Many people only become aware of the existence of water polo briefly every four years during the Summer Olympics. Consequently, they are unfamiliar with the exact rules and structure of this sport. Water polo is much more than simply treading water and throwing a ball across a pool. Water polo is a contact sport, much like rugby or football at times.
Water polo is a contact sport and—as such—allows tackling. Tackling in water polo is not explicitly defined by the rules, but most physical contact is strictly limited to the player in possession of the ball and regulated in terms of severity. Both of which affect any tackling a player may do.
The rules of water polo can be somewhat confusing, especially because this sport doesn’t have the widespread notoriety of soccer or football. However, by the end of this article, you will understand everything there is to know about tackling in water polo, providing you with a much better grasp of the game overall.
What Exactly Do the Rules Say about Tackling in Water Polo?
Unfortunately, the short answer to this question is not much. The official FINA (the international organization in charge of water sports) rules for water polo only use the word tackle in two instances (source). This makes it challenging to paint a vivid picture of its role in the sport.
The first time tackling is mentioned, it is to say that you are not allowed to tackle another player by jumping from the bottom of the pool. However, since you are not allowed to touch the bottom of the pool during play anyways, this rule is almost unnecessary.
The only other time the rules mention tackling is that you are not allowed to take the ball underwater when being tackled. There are no other uses of the word tackle in the rest of the 38-page FINA water polo rule book.
If the rules do not define tackling, how do we know when tackling is allowed and how rough a tackle can be before it becomes a foul?
Many other rules place restrictions on water polo contact that we can assume apply to tackling.
If you’re looking for a general overview of the fundamental rules that govern water polo, click over to Basic Rules of Water Polo Explained: A Beginner’s Guide.
What Is Tackling Practically in Water Polo?
Since the rules do not define tackling, let’s pause for a moment to consider what type of physical contact is explicitly mentioned in the rules. After all, in water polo, without the ability to tackle from the bottom of the pool, it might be hard to imagine what a tackle really looks like.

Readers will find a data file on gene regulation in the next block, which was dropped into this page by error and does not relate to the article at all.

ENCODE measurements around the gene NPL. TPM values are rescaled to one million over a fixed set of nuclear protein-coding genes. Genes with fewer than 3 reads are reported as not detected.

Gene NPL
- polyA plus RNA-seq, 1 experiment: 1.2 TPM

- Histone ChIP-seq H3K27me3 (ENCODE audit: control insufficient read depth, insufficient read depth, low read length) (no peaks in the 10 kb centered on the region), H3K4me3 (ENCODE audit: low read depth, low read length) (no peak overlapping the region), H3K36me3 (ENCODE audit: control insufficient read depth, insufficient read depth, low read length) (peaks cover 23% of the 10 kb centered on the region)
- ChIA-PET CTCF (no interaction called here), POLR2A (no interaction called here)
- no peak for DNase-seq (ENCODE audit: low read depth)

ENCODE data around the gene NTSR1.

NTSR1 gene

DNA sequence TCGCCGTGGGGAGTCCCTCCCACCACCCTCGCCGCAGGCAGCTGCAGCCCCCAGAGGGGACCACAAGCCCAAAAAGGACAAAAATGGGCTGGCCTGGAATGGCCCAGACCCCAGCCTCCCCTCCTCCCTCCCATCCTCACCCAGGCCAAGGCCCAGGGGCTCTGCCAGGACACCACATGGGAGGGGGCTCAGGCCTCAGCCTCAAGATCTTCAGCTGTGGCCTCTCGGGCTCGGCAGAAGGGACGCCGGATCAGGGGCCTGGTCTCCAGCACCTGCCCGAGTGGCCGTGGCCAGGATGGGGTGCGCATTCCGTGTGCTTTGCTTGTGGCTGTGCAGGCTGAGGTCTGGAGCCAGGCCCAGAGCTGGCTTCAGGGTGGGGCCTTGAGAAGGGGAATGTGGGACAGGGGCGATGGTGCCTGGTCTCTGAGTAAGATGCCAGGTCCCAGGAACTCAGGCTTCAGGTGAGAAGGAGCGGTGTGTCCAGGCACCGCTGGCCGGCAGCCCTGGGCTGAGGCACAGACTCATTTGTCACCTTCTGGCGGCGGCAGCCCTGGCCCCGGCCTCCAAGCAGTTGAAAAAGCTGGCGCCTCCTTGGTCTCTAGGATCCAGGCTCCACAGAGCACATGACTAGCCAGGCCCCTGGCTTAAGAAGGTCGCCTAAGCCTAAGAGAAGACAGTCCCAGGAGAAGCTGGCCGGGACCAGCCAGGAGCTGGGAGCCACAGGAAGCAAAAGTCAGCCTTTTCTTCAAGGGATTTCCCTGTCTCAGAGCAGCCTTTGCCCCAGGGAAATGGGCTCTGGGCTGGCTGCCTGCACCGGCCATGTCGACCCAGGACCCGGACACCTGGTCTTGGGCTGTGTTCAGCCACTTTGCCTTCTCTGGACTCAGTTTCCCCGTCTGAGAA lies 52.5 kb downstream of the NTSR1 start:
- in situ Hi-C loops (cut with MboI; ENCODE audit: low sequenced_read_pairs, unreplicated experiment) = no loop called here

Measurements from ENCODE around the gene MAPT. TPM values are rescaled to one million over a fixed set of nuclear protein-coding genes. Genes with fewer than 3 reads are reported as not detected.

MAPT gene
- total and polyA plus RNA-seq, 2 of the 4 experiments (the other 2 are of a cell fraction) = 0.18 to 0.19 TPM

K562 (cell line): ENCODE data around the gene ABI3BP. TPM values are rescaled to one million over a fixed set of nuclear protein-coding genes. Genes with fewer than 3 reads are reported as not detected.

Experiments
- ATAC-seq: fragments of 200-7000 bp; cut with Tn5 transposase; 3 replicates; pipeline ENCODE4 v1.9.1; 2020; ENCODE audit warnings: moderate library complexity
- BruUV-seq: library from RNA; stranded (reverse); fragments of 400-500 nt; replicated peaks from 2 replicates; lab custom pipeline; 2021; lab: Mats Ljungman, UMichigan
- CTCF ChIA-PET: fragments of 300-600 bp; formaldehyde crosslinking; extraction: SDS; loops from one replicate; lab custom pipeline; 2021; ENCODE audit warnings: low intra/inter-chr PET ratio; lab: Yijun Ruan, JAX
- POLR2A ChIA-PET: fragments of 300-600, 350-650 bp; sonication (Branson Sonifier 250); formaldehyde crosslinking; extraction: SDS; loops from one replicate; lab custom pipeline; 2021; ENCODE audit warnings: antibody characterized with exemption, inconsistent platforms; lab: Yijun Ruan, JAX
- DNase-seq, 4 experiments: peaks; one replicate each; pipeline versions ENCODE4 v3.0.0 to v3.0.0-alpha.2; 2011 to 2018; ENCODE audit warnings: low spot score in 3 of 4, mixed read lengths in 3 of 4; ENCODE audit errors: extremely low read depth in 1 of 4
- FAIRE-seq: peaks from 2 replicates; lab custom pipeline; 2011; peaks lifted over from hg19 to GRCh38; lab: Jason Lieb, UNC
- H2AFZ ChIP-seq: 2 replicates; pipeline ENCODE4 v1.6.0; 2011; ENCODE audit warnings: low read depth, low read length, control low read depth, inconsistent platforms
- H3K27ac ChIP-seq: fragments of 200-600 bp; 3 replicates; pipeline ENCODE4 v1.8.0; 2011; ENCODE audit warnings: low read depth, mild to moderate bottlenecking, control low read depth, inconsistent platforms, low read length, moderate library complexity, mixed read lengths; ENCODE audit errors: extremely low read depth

People generally consider tackling in a sport as physically colliding with an opponent to stop them in their tracks. In the water, however, this action is bound to look different. So to understand tackling in water polo, you should think of tackling by a broader definition.
If you look at tackling in that way, then you can look at the rules of water polo again, which say that a player can do certain things to other players, such as:
- pull back
- generally impede them
Of course, this only applies to those that are holding the ball. That being said, a player may not kick or strike an opponent at any time. Therefore, if tackling is stopping an opponent, then we can assume that the actions of holding, sinking, and pulling all fall under the category of an appropriate tackle.
Who Can Be Tackled in Water Polo?
Water polo has a game flow that is more similar to soccer or basketball than football or rugby, which are the sports where we normally find tackling. Due to this slightly different flow, tackling looks different in another large way in water polo. You may only tackle one person: the player with the ball.
The rules of water polo state that you cannot hold, sink, pull, or impede an opposing player who does not hold the ball, which effectively means you cannot tackle them. The intention behind this rule is to keep the sport from becoming too physical and hard to monitor.
The effect of this rule can make a water polo game extremely confusing for new spectators. Since opponents can only tackle other players if they hold the ball, what exactly counts as holding the ball becomes a matter of great importance.
Holding means physically having a hand on the ball. You must be touching it in some way. However, dribbling the ball between your arms as you swim is not considered holding.